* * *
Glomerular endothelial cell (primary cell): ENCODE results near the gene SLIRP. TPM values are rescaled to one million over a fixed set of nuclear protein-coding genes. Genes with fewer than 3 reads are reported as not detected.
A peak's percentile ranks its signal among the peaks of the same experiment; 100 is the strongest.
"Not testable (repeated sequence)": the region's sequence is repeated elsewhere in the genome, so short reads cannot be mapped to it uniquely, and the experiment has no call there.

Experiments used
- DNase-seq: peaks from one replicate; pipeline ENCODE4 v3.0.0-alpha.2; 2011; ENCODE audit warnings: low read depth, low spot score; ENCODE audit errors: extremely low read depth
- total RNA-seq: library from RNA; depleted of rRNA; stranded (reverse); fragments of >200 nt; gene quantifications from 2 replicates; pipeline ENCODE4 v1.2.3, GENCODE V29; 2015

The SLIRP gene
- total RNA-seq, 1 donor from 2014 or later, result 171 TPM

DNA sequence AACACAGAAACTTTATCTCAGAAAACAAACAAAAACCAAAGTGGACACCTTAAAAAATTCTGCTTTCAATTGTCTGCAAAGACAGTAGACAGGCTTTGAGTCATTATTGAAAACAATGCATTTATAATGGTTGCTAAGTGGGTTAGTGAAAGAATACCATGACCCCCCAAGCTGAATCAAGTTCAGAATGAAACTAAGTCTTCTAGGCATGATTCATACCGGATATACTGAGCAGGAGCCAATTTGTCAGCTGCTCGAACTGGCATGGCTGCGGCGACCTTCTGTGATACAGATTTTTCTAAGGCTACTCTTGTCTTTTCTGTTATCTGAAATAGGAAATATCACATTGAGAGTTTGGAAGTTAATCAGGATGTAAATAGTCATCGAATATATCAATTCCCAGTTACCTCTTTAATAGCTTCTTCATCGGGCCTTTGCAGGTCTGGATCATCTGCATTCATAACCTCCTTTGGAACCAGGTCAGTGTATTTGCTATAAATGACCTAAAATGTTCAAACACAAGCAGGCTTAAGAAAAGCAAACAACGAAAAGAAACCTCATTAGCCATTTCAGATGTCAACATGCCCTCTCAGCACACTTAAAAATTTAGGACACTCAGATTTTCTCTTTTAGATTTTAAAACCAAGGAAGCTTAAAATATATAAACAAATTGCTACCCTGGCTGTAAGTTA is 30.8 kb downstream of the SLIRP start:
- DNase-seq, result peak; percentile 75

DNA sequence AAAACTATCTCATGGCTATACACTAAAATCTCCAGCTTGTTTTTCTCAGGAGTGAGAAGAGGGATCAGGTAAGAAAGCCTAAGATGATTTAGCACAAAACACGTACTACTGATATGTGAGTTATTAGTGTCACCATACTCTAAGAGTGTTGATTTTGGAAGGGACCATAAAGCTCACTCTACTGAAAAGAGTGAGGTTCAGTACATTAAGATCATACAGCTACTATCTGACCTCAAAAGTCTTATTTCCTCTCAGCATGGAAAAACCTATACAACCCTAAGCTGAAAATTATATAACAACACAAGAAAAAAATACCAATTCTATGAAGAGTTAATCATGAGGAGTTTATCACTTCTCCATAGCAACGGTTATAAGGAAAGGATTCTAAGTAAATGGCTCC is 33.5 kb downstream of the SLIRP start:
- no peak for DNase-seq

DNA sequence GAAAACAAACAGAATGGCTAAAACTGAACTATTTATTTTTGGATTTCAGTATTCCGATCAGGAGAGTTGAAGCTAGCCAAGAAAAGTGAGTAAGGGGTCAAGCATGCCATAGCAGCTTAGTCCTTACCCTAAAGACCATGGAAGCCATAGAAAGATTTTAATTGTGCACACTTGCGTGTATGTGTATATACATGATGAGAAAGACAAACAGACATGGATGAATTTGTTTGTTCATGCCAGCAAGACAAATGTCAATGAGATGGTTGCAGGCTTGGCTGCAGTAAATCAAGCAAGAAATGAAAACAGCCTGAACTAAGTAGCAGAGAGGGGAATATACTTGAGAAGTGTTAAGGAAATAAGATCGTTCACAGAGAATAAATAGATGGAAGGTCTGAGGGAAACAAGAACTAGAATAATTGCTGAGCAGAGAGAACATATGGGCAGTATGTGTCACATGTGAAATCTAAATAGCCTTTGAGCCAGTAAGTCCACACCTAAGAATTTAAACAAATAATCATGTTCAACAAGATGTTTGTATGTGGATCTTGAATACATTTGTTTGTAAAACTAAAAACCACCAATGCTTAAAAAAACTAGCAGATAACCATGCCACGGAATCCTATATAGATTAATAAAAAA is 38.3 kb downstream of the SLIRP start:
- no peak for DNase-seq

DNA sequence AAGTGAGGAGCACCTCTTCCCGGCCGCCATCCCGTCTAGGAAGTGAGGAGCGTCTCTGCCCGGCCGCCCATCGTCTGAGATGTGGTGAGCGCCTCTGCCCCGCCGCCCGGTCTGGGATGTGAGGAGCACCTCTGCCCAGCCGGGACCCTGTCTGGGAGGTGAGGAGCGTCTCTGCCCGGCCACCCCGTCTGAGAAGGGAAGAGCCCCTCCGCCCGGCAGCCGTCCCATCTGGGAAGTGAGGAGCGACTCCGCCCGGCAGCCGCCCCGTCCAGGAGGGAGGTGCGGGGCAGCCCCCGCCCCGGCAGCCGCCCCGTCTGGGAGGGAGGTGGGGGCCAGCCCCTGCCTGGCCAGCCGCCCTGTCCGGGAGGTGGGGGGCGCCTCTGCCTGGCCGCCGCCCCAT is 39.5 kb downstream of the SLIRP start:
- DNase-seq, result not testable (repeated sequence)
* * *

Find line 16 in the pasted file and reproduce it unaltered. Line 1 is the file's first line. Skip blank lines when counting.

- DNase-seq, result not testable (repeated sequence)